How to Deal With Conflict at Work

The Career Project is reader-supported. We may earn a commission on products purchased through links on this page. Learn more here.

Throughout our lives, we will all find ourselves facing conflict at home, at work or in our social circle. We all deal with this conflict in different ways. However, when at work, your reputation and job are on the line. So, it is very important to know how to deal with conflict at work

What is conflict at work?

Conflict at work is inevitable. People from different backgrounds, with different views, different working styles and different ideas are brought together for a shared purpose. And, according to a CPP Global Human Capital Report, employees in the United States spend approximately 2.8 hours each week involved in conflict. This amounts to roughly $359 billion in hours paid that are filled with conflict instead of work.

Conflict at work can be anything, such as getting annoyed over someone typing too loudly, to being discriminatory or degrading. The main causes of conflict tend to arise from personality clashes, unrealistic expectations, poor management, unfair treatment, unclear job roles, inadequate training, poor communication, poor work environment and much more.

Whatever it is, where it stems from, conflict at work should be managed and resolved professionally. And we, as employees, must learn how to deal with it effectively. Below, are six tips on how to solve workplace conflict in a professional, effective and timely manner.

1. Embrace the conflict

Of course, effective workplaces will have strategies for preventing conflict from occurring in the first place. But, when conflict does occur, the main thing we can do to deal with conflict at work is to hit the conflict head-on. There is zero point pretending that nothing has happened and that the conflict doesn’t exist. This will just cause emotions to build up and appear worse.

As every great counsellor has ever said: the first stage to dealing with any issue is acceptance. And work place conflict is no exception.

2. Talk with the other person

Once you’ve accepted the conflict, you now need to face it. The best way to do this is to ask the other person (or people, if theres more than one) to name a time when it would be convenient for them to meet and discuss your differences.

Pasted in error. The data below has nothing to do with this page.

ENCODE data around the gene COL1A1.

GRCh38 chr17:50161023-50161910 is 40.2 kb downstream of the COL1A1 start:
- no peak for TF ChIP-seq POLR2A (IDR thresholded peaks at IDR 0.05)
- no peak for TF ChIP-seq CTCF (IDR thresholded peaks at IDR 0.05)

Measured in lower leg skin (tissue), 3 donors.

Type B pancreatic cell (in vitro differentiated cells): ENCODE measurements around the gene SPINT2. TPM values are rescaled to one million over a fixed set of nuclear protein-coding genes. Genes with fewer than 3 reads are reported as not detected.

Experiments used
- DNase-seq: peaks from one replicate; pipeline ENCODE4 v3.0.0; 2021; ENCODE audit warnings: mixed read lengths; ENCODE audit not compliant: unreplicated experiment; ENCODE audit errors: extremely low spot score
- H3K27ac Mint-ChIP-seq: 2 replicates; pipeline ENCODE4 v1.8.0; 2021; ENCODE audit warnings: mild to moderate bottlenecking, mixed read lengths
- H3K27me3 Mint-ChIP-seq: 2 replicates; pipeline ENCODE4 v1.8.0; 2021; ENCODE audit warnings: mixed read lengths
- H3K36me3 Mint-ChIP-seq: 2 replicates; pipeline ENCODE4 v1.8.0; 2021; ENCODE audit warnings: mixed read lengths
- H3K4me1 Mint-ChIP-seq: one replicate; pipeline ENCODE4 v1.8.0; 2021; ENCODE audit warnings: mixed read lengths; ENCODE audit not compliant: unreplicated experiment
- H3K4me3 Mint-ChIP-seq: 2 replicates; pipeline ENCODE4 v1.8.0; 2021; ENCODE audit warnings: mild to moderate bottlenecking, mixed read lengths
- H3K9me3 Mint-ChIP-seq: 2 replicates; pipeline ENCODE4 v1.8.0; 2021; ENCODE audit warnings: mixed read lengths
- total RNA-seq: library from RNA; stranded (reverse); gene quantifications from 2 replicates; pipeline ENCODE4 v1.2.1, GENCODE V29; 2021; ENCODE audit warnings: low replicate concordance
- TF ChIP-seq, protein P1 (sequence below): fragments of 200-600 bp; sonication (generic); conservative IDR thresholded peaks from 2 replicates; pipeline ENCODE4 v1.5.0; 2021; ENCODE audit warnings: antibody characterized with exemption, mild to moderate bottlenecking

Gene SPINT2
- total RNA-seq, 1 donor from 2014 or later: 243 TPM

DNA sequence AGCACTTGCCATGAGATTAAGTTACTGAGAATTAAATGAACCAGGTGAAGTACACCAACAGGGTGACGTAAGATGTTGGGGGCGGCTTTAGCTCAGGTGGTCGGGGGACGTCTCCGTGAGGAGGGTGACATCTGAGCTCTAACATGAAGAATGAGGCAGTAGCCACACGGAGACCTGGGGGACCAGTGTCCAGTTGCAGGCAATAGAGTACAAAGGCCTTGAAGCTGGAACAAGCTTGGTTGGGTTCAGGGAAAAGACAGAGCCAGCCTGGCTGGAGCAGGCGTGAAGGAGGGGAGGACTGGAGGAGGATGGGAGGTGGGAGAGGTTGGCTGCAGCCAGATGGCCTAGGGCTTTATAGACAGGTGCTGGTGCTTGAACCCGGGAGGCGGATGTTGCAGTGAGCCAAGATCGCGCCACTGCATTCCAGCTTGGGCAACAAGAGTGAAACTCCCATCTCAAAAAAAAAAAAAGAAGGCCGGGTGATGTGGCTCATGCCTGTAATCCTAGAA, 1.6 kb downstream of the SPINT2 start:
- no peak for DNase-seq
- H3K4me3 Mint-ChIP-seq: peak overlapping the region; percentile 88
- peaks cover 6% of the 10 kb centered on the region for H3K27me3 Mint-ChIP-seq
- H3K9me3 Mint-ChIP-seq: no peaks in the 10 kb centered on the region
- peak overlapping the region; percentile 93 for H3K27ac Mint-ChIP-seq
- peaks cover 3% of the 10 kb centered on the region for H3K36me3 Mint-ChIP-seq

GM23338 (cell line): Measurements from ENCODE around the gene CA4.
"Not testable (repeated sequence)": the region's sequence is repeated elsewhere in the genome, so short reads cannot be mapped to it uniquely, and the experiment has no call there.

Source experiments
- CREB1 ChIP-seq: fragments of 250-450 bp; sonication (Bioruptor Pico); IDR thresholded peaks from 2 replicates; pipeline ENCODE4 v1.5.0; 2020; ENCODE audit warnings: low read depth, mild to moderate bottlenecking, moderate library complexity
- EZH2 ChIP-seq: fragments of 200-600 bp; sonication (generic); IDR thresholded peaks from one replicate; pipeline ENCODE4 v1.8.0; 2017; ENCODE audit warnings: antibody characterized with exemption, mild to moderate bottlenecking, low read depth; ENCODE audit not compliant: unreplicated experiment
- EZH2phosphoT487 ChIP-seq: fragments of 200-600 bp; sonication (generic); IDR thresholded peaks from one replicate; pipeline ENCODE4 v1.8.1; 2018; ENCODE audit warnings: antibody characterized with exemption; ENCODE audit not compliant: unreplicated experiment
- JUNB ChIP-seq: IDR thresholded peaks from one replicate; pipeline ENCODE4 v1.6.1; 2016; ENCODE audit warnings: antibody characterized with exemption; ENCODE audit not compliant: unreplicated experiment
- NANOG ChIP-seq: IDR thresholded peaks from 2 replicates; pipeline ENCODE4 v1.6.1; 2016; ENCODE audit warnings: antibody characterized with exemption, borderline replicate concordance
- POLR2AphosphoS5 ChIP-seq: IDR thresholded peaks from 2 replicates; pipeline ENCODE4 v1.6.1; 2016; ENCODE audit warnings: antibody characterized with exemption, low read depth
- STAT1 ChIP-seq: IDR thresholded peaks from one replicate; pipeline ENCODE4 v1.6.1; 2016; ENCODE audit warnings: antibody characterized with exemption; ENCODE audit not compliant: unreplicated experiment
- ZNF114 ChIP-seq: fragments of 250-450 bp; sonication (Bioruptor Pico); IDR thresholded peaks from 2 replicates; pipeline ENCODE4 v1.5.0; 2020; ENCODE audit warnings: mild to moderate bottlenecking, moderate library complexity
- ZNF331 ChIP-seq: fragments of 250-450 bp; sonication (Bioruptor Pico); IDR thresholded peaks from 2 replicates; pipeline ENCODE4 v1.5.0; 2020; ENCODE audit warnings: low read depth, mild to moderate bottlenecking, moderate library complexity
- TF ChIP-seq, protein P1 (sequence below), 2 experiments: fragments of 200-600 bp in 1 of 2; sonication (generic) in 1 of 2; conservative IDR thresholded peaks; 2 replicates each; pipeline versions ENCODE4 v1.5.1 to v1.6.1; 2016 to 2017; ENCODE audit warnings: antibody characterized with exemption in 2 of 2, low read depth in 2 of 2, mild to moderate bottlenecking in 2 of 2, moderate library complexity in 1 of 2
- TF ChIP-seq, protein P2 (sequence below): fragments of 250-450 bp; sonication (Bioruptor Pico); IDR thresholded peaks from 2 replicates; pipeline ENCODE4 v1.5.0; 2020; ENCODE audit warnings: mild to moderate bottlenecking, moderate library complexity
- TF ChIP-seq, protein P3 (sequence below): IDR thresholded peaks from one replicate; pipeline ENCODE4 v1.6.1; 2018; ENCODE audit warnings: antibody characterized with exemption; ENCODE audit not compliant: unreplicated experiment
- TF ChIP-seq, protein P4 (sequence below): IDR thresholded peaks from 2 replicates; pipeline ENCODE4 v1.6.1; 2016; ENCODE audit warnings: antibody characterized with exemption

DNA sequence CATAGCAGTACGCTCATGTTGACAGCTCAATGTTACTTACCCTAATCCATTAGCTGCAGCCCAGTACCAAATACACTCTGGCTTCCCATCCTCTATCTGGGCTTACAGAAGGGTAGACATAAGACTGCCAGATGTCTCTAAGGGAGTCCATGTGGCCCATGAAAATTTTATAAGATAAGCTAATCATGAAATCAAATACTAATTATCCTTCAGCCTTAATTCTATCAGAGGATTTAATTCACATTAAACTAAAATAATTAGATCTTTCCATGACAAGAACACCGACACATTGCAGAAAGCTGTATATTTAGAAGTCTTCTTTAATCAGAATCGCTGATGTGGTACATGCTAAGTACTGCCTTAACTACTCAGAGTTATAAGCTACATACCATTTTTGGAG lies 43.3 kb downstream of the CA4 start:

Top tip: pick a place where you won’t get interrupted by other colleagues. This place should also appear ‘mutual’. It shouldn’t be your desk, or their desk, as this might make the situation intimidating for the other participant.

3. Focus on behavior and events

When you have this conversation (in a mutual and none intimidating place!), make sure you don’t play the blame game. Confront them in a considerate way – don’t make blows at their personality. Instead, talk factually. Give specific examples of behaviors or events where they have caused conflict.

Instead of saying “we’ve got to this point because you’re obnoxious, inconsiderate and demanding” say “one thing that has upset me was when you asked for me to complete that piece of work, you ignored the other stresses in my life that I had told you about and made me feel like I wasn’t as good as you”. That way, the other person can clearly see what you mean. You never know, they may even be surprised that they’ve made you feel like that!

4. Listen to what the problem is

Now, what will be a hard pill to swallow for many of us is that fact that there is ALWAYS two sides to every story. Sure, whoever you’re trying to solve the conflict with will have upset you. But, the chances are, you’ll have upset them too.

When they are describing their issues to you, focus on active listening. This means giving your full attention to the speaker and ensuring that they know you are listening. Let them finish what they have to say, and then take some time to reflect and digest the issues that they have highlighted.

5. Make plans on how to fix the differences

All the above steps would be rather pointless if you made no attempt to rectify the conflict. In order to ensure that the same issue doesn’t arise again, make plans on how you both intend to change your behavior.

In these plans, you must both define what you feel is acceptable behavior and what actions you will take to respect the other person. Remember, you too will have to change – it won’t just be down to them.

6. Follow those plans to deal with conflict at work

In order to prevent the same conflict from arising over and over again, you need to ensure you follow the conflict prevention plans. It may help if you write what you want to change down on a piece of paper or a computer document and visit this regularly.

Wrapping up

There are no two ways about it, conflict isn’t a lot of fun to deal with. But, it happens and we need to learn to deal with conflict at work.

Have you ever used any of the tips highlighted above to handle conflict? If yes, how did it go? Did the conflict get resolved? Or, has it occurred again? As always, let me know in the comments section below!

Leave a Comment

Your email address will not be published. Required fields are marked *

Table of Contents

Share this post: